August 31, 2015

Matthew 7.7-7.11

Ask, and it will be given to you; seek, and you will find; knock, and the door will be opened to you. For every one who asks, receives; and he who seeks, finds; and to him who knocks, it will be opened.

Or what one of you, if his son asks him for bread, will give him a stone? Or if he asks for a fish, will give him a serpent?

If you, then, who are evil, know how to give good things to your children, how much more will your Father in the Spiritual Realm give good things to those who ask him?


There is a great deal to be said about this; but this time I want to revert to the way we used to handle passages on this ( ) site: Somebody posts the passage; then people respond with comments.

What is so problematic about this utterly simple and cogent passage? -- Why do the seemingly obvious conclusions people are likely to draw go off track and make most of us wrongly dismiss what Jesus is saying here?

And how, in practice, should we understand this?


At 10:00 a.m., Blogger bradleycarson said...

I find the times that I've requested things in my prayers that it's the beginning of a journey of self reflection. Why do I want this outcome? What in my life do I need to change to get what I want? Do I really want it? It is a practice of checking my motives. Before I met my Fiancé I was lonely and self pitying a lot. Then I went through a period where I contemplated what type of relationship I wanted to be in and mapped out what I myself I wanted to contribute and where I feel short from that ideal. My prayers at this time were to have the strength and guidance to accomplish goal to meet my vision of that ideal. When I met her I respected her and was grateful for what we could contribute together for the relationship I wanted and found out what she wanted by communication.

The scripture also alludes to that sometimes we think we know what's best for others. I think that there is a spirit in us that does know but we have to seek its will in our lives with practical actions and self review.

At 9:01 a.m., Blogger forrest said...

Thanks for jumping in!

Some reflection on what we're wanting, why -- and what's been in the way -- I feel that's part of the reason this piece encourages 'asking for', not just 'expecting' what we lack. Whether 'mapping out' exactly what sort of a relationship we want is a good idea...? I'd say not, that letting it be a surprize -- and remain continually surprizing -- is part of what makes for a relationship, rather than just a contract. The first few years I'd known Anne, I'd been thinking the age difference more important than it's turned out -- so the main thing I kept noticing was: "Wow! I really like that woman!" Meanwhile I was after all these women who wouldn't have fit so well, probably wouldn't have come along to sleep on the concrete by City Hall, back in our homeless advocacy days... or fallen in love with the P'nai Or [Jewish Renewal] Synagogue when we were at Pendle Hill. We still sometimes do our 'communication' by yelling at each other; but bottom line is, I ain't leaving this person!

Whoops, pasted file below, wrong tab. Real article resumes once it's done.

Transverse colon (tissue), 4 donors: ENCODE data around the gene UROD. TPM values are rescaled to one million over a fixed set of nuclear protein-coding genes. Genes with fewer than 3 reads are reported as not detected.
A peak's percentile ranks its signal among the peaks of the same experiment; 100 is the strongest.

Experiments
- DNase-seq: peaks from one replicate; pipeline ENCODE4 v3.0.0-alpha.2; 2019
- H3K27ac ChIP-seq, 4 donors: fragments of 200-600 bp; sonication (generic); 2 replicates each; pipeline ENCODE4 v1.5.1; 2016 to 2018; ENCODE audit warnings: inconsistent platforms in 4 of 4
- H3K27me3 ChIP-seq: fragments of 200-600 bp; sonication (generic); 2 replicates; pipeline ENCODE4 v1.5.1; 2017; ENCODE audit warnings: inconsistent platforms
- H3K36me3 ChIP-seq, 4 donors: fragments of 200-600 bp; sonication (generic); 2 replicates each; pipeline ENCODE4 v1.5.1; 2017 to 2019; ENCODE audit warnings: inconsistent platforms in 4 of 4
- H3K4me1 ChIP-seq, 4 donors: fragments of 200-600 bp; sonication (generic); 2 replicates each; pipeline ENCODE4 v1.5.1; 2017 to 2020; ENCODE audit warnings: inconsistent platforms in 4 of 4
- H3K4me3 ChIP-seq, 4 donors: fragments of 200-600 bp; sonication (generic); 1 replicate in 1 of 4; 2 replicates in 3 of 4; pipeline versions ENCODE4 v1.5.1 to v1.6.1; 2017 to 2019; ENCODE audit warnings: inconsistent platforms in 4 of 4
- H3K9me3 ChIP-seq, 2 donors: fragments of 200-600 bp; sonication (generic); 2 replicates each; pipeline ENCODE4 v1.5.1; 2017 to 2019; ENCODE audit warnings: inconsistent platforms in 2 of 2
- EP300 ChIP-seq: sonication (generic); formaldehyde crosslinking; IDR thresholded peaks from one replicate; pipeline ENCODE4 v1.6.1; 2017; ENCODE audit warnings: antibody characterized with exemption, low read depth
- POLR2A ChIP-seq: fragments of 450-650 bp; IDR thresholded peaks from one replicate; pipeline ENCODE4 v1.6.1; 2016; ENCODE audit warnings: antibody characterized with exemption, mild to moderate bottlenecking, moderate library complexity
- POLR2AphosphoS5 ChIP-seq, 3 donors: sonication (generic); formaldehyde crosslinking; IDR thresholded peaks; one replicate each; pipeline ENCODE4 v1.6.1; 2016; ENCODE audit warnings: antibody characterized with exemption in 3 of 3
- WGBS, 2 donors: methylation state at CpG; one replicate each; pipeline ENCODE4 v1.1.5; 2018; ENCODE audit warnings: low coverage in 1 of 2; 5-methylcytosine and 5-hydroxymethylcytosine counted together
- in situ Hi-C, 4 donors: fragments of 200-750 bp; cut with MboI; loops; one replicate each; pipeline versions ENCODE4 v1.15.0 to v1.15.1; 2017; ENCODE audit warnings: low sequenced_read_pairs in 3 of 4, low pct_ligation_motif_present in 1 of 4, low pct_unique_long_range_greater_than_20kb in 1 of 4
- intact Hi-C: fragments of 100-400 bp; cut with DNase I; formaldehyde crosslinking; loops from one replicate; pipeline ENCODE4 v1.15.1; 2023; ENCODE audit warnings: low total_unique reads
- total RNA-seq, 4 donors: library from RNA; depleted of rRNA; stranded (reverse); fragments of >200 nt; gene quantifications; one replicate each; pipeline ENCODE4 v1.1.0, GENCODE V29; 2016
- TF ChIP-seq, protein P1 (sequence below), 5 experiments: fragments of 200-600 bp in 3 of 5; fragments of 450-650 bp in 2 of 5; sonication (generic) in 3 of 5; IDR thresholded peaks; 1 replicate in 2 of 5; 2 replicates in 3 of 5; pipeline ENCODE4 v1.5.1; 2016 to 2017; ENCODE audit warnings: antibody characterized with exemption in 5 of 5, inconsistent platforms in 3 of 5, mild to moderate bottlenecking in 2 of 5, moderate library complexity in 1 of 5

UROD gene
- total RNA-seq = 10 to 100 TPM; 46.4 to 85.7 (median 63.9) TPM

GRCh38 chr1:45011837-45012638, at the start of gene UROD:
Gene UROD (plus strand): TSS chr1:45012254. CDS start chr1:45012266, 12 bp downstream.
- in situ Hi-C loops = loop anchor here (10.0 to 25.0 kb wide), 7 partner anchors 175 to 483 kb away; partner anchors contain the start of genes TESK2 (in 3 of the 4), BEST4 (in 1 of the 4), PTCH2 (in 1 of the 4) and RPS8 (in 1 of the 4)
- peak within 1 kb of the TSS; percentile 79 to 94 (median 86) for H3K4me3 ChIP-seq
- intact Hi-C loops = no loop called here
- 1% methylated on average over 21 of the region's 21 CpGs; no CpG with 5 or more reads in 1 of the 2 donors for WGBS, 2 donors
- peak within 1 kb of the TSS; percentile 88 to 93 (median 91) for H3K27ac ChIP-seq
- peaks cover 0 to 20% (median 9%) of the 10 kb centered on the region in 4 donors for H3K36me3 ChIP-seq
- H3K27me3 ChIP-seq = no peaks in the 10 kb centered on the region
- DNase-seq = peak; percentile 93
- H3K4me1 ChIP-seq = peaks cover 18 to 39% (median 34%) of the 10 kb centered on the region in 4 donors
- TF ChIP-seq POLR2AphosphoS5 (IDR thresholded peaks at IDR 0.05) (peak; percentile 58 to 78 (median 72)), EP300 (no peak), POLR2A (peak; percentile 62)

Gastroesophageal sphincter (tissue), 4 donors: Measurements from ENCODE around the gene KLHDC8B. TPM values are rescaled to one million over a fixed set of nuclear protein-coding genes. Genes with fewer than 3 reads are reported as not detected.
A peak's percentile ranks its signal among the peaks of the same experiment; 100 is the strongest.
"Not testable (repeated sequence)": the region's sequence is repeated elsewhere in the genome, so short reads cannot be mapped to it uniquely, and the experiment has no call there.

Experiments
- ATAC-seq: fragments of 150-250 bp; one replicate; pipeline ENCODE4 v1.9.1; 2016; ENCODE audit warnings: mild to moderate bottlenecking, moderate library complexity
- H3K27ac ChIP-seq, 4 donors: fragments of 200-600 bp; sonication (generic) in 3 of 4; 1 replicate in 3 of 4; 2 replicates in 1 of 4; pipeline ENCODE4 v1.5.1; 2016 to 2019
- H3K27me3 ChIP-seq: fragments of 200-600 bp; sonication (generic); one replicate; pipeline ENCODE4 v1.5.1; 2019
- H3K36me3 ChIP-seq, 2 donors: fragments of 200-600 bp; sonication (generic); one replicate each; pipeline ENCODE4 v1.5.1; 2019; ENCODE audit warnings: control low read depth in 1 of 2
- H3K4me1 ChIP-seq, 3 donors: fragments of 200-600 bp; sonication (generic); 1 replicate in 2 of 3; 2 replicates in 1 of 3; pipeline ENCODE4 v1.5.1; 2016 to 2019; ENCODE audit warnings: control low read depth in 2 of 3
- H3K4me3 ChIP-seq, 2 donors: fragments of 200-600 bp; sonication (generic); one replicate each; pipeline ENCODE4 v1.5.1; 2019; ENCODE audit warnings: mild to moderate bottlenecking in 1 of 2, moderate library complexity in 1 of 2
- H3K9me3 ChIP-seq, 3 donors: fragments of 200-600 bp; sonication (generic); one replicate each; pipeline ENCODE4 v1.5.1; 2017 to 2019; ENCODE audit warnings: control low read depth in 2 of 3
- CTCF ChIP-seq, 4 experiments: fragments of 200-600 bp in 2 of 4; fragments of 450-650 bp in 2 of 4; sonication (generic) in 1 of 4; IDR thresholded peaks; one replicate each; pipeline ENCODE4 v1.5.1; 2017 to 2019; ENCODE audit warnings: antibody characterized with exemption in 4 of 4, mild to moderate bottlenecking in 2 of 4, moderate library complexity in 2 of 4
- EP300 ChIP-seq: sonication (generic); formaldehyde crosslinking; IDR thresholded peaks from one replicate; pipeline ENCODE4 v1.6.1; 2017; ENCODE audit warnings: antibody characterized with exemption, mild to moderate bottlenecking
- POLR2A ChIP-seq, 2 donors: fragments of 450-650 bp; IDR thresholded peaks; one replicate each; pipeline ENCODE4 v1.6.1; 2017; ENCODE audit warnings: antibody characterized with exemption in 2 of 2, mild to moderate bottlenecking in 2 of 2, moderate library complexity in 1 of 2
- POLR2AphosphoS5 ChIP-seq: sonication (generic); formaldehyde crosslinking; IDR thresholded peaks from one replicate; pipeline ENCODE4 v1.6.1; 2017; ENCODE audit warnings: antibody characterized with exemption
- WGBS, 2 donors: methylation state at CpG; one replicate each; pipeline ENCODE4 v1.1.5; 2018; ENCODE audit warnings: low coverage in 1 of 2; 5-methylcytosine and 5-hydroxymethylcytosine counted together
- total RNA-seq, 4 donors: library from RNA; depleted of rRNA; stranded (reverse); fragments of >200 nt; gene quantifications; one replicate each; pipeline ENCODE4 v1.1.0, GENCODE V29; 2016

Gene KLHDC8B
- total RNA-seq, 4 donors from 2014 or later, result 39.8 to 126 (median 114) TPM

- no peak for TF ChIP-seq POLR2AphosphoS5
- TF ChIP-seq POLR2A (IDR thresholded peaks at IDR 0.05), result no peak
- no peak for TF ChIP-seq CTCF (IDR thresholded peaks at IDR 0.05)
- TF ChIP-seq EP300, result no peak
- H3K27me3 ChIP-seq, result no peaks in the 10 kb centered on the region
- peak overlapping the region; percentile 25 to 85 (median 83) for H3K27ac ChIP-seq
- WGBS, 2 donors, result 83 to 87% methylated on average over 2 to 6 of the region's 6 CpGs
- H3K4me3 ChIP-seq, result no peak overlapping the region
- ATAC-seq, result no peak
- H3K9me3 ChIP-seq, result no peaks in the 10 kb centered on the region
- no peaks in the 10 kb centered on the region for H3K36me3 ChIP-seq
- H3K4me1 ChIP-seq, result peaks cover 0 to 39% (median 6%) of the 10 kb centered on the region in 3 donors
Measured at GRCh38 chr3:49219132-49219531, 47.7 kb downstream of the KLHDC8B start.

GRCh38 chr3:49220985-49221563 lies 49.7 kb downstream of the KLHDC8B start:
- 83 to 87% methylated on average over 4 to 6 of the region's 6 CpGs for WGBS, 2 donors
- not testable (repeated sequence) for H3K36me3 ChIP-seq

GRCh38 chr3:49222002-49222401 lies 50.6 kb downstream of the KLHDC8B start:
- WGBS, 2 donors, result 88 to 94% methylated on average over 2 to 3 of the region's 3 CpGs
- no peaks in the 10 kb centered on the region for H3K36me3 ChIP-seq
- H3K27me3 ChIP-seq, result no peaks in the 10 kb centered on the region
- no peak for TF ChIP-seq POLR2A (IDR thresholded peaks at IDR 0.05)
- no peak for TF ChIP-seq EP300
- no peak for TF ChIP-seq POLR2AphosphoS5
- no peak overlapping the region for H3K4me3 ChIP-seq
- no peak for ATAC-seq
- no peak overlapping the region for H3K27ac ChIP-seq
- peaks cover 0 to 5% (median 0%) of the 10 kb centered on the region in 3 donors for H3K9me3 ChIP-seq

The bad side of putting this in terms of 'asking' is that it's natural to think, "I must not have been asking right!" -- and therefore to wonder about mechanics: "How can I make this work?

That's like asking yourself, "How can I get Daddy to give me everything I want!" Of course, getting everything you want isn't so good for you as getting someone you love! [And 'someone I love' may not be available right away, because first a person needs to become 'someone who can love,' which involves time and awful learning experiences first!

What makes a child happy, of course, is not getting all available toys, but loving and being loved. The disappointment of Christmas morning, for me, was not that Santa didn't come through -- but that now there were all these toys I had to play with or feel guilty; and there was still this lasting estrangement between my parents and me.

Much the same applies to our relationship with God. Jesus here is saying part of what a good relationship to God looks like: that we feel free to ask, confident we'll receive anything in God's power to give.

Why, then, do we typically think first about personal favors we'd like? This is the same guy who's said, 'Ask for God's Reign to be established; and everything else will be included.' He's been talking, so far, about what it means to belong to the true Israel, living under that reign. Maybe the healing of the world is impossibly large for us to imagine? -- or is it still too hard to feel much hope of that?

At 9:03 a.m., Blogger forrest said...

Oh! Another friend has also responded, but he's over on .


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